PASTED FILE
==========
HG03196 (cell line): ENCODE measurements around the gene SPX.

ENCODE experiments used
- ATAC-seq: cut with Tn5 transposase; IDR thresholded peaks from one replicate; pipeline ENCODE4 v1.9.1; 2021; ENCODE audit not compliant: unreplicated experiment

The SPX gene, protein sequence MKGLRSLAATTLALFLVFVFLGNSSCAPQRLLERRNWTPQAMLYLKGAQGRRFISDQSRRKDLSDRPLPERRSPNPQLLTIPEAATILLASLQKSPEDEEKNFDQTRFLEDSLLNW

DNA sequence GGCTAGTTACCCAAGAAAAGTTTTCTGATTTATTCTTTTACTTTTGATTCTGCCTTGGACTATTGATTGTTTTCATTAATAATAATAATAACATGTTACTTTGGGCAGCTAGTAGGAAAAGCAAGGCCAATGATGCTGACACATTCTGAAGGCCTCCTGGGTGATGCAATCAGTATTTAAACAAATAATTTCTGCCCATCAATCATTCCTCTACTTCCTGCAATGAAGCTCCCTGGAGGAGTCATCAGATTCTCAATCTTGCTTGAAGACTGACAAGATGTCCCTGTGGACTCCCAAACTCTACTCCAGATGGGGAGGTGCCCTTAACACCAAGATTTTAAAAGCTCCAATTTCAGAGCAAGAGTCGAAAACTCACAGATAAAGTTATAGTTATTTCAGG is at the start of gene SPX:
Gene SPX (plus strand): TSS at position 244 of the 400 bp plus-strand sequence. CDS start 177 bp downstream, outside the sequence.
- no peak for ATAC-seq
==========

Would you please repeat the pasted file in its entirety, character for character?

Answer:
HG03196 (cell line): ENCODE measurements around the gene SPX.

ENCODE experiments used
- ATAC-seq: cut with Tn5 transposase; IDR thresholded peaks from one replicate; pipeline ENCODE4 v1.9.1; 2021; ENCODE audit not compliant: unreplicated experiment

The SPX gene, protein sequence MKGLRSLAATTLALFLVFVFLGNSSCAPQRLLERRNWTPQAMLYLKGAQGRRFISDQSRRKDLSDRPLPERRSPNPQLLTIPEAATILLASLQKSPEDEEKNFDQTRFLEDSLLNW

DNA sequence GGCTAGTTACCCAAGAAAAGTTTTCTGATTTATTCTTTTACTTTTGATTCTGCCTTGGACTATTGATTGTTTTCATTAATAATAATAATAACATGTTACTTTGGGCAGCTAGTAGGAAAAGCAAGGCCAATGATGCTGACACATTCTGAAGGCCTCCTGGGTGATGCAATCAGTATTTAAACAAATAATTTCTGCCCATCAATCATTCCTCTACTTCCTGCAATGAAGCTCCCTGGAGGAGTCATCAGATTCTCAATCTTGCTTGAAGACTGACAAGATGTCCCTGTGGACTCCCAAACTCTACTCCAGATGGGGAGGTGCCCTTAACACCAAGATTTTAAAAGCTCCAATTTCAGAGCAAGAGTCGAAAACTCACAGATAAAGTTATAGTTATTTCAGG is at the start of gene SPX:
Gene SPX (plus strand): TSS at position 244 of the 400 bp plus-strand sequence. CDS start 177 bp downstream, outside the sequence.
- no peak for ATAC-seq